“2015 is the 20th anniversary of that experience and that decision,” says Heath. “I was thinking about the joy of my salvation and how I could really write a record about that. That’s where I started shifting all of my creative energy, writing songs about who I was then and what made me ultimately decide to let Jesus into my life. No Turning Back is retelling the story. I wanted to capture the moment that I met the Lord---the rush of feeling and believing that my life was going to be different.”
The young Nashville native is an established storyteller with a lengthy list of achievements. He earned the Gospel Music Association’s Dove Award in 2008 for Best New Artist and fulfilled that early promise by garnering numerous other accolades including two consecutive Doves for Male Vocalist (2009 and 2010), Song of the Year and Pop/Contemporary Song of the Year for “Give Me Your Eyes” (2009). Heath has received five Grammy nomincations, won an Emmy Award, and most recently won BMI’s songwriter of the year for 2014. Three previous albums have landed in the top ten, and he’s scored four No. 1 hit singles---“Give Me Your Eyes,” “Wait and See,” “I’m Not Who I Was,” and “Your Love.” In 2013, he released Christmas is Here, which became an instant holiday classic, that went on to win a Dove Award for Christmas album of the year.
The reason for Heath’s success is easy to understand. It starts with a compelling voice that has a warm, rich tone and Heath has a gift for penning songs from a deep well of personal experience, yet they are universal in their appeal. His honesty and transparency resonates with believers of all ages, genders and cultures. On No Turning Back Heath showcases his songwriting, celebrating the decision that changed his life. “I heard the gospel for the first time at Young Life's Malibu Club in Canada,” Heath says. “Every night they share a little more of the Gospel, and by the end of the week, I told my Young Life leader that I thought that I wanted to have a more active and intimate relationship with Jesus. So that’s where I made that decision.”
The title track commemorates that powerful moment in Heath’s life. Featuring the duo All Sons & Daughters, “No Turning Back” is already soaring up the charts. “Fans of Christian music love anthems that make a statement of faith,” Heath says, noting the inspiration for the song came when he was talking to All Sons & Daughters’ Leslie Jordan and David Leonard about the camp where he was saved. “You stand in front of everybody and tell them that you’ve become a believer. I was thinking about that moment and David said, ‘Oh man, that reminds me of that old hymn, “I Have Decided To Follow Jesus.”’ I wasn’t familiar with it, but they played it for me. And I said, ‘Let’s re-do that song and kind of contemporize it a little bit.’ So we made a new version of it.”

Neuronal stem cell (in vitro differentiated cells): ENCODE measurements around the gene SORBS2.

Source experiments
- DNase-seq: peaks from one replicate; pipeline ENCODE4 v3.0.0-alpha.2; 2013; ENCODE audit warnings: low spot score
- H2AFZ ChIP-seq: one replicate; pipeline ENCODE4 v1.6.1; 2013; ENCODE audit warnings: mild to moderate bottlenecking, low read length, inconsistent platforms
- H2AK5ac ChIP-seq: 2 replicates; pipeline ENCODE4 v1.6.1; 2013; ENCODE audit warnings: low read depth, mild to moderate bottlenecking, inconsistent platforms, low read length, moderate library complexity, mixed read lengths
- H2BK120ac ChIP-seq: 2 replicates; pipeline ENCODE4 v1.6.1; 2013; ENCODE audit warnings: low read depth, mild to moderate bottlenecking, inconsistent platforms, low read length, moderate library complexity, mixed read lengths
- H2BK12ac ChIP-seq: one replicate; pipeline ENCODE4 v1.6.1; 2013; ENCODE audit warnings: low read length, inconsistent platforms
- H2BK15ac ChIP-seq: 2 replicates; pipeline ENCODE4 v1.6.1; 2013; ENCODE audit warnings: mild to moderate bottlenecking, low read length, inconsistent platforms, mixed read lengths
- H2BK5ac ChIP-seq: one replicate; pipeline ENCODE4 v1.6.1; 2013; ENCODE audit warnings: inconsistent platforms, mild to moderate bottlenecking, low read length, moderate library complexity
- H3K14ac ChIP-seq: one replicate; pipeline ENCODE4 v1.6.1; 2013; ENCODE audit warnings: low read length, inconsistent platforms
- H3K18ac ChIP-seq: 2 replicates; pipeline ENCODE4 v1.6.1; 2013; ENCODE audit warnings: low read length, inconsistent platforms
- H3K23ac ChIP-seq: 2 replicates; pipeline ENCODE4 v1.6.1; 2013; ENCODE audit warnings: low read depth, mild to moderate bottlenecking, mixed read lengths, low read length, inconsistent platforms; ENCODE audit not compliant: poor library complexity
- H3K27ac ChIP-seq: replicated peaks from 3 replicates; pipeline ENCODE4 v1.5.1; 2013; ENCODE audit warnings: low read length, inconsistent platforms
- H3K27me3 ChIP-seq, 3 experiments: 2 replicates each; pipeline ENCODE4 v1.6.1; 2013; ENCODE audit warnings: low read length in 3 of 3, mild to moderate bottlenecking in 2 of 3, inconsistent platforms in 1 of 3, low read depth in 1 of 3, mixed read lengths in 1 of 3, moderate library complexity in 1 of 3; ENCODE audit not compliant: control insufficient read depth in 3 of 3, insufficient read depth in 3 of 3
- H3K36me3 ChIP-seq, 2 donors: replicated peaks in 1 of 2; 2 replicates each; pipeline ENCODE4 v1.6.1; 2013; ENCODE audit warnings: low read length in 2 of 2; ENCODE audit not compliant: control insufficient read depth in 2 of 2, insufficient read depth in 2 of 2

“No Turning Back” gives listeners their first taste of Heath’s sixth album, a record that not only celebrates the anniversary of his salvation, but also reflects his new status as a married man with the light-hearted love song “Girl of My Dreams,” which he wrote for his new wife Siebe.
The bulk of the album was produced by Ed Cash, which in a way felt full circle for Heath. “I started talking to Ed about doing this record and reminiscing about when I met him when he was the camp musician at a Young Life camp that year I became a Christian,” Heath recalls. “The sound of his voice and his music has always been a soundtrack for when I first believed, and I really wanted to capture the emotion of that time.”
“S.O.S.” is a poignant ballad, written by Cash, that captures the teenage angst and confusion Heath felt before his conversion. “I have never recorded a song on one of my records – aside from a Christmas record – that I didn’t write,” Heath relates. “But Ed wrote that song for high school kids. He wrote it to sing at camp and I thought it captured where I was at the time, as a teenager. So I thought, ‘This has to go on the record!’ Ed is really close to that song and he tried to record it a few other times and it just wasn’t panning out. So I just put my vocal on it and owned it. And Ed loved it!” The song reflects how Heath and many teens feel. “You start to really see the brokenness of the world, and you’re not as protected as you were as a kid,” Heath confesses. “All of a sudden you feel alone in a turbulent world and you’re trying to figure everything out as best you can. So many teenagers are desperately looking for something. Some of us along the way find God and realize that He’s made us and He understands what we need."